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Nov 21, 2022
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Egyptian TV Host Amr Adib On Qatar FIFA World Cup LGBT Rights Debate: I Don't Understand What Gay Rights Are; Is It The Right Of Homosexuals To Come To An Arab Country?

#9951 | 02:02
Source: MBC Misr TV (Saudi Arabia/Egypt)

Egyptian TV host Amr Adib discussed accusations of infringement on LGBT rights during the FIFA 2022 World Cup in Qatar during a monologue in his November 20, 2022 show on NBC Misr TV (Egypt/Saudi Arabia). Adib said that he does not understand why homosexuals are so "powerful" that even non-homosexuals seek to defend them. He gave the example of England's national team captain Harry Kane, who was prepared to receive a yellow card for wearing a pro-LGBT armband on his uniform during England's first match. Adib also pointed out that five people were recently killed in a gay nightclub in America, even though the U.S. maintains LGBT rights and recognizes gay marriage. He asked: "What are the rights of a homosexual citizen, when he is in an Arab country?"

In June 2021, Adib expressed his support for a ban on Marvel's "Eternals" by Gulf states due to homosexual scenes in the movie (see MEMRI TV Clip No. 9193). For more about Amr Adib, see MEMRI TV Clips Nos. 8403, 6086, 5754, 3897, 2799, and 2786.

Amr Adib: "How come the homosexuals have [so much] power? All of a sudden, they are becoming so powerful that they are being protected by people who are not homosexuals. [England's national team captain] Harry Kane is prepared to receive a yellow card just so he can wear the homosexual armband in Britain's first match [at the World Cup]. He is prepared to make a sacrifice and be given a yellow card. If he gets this yellow card, he might be sent off later in the match. All of this for the sake of the homosexuals' rights! I want to know the secret behind [the homosexuals'] power.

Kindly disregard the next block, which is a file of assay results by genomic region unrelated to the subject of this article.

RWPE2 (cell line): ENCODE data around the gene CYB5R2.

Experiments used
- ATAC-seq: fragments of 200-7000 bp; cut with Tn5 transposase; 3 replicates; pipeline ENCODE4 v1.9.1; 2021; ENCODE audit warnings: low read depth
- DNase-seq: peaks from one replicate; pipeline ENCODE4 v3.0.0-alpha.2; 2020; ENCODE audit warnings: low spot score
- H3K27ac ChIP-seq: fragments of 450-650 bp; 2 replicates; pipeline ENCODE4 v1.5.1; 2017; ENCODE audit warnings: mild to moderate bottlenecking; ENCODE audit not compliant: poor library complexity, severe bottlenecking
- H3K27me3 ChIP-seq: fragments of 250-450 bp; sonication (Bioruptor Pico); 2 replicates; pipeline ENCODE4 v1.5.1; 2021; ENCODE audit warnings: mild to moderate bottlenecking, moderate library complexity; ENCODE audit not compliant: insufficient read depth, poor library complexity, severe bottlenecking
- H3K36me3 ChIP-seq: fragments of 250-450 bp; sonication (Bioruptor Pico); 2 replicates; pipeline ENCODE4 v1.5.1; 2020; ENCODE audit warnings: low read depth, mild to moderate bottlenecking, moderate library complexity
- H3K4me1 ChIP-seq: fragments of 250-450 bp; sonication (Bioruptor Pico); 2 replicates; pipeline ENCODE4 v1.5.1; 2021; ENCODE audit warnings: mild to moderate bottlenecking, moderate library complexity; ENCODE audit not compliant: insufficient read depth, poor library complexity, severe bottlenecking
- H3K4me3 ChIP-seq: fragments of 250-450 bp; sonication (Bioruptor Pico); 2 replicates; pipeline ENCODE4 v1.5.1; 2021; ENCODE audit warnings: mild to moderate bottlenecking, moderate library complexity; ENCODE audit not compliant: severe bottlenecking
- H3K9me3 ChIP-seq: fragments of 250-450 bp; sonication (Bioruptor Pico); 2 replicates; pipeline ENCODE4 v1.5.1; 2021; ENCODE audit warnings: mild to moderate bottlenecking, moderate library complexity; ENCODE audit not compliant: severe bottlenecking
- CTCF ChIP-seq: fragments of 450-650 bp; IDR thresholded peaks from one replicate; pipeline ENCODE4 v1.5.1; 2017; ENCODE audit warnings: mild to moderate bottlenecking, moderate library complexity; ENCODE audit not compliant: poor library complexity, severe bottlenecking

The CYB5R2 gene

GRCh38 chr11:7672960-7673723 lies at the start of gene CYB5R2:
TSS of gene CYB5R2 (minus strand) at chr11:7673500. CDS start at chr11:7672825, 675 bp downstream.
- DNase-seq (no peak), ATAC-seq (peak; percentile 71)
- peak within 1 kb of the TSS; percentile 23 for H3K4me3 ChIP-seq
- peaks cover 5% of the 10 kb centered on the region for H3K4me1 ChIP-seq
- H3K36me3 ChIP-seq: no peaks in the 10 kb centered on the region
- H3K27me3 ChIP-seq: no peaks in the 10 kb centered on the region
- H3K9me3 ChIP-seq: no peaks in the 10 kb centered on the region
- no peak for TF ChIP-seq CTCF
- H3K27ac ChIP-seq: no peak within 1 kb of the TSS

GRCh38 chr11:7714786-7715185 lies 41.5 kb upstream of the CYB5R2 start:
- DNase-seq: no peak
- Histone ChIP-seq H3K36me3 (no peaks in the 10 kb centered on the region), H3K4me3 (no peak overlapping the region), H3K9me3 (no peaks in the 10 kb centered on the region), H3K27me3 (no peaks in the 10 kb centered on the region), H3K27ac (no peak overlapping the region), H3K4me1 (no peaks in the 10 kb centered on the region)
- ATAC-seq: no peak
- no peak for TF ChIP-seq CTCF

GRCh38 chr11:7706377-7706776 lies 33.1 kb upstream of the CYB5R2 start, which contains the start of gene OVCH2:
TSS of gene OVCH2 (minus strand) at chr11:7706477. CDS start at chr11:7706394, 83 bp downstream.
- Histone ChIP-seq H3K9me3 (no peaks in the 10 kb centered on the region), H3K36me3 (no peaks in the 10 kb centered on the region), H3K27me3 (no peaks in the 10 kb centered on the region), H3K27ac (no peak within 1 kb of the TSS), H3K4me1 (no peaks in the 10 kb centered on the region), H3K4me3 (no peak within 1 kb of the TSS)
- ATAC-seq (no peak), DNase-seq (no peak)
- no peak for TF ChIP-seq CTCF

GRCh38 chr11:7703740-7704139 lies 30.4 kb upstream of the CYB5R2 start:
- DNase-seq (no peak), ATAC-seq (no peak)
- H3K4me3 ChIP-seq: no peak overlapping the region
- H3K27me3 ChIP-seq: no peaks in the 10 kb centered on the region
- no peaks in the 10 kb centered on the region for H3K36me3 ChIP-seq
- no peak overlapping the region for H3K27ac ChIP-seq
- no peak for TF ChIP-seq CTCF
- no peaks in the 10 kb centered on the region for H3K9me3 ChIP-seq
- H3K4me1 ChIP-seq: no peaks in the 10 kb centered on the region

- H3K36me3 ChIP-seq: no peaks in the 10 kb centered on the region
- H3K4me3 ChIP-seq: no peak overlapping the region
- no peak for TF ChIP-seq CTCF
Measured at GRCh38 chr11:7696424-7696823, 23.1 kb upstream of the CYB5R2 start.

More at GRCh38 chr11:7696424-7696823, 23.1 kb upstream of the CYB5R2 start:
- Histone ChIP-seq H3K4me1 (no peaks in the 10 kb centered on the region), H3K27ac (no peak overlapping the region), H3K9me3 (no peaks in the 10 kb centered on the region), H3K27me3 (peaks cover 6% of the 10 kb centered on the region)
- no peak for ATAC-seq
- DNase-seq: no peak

"Today in America, someone entered a gay nightclub, and killed five of them. That happened in a country that recognizes gay marriage. It allows homosexuals to marry each other. I want to know the secret behind their power. By the way, in many societies you cannot even say what I am saying now. You cannot speak like this. But the more important and tougher question is this: What are the rights of the homosexuals? We are being told that they can come here and have their full rights. But what are their rights? What are the rights of a homosexual when he [comes] to an Arab country? What are his rights? I don't understand this."

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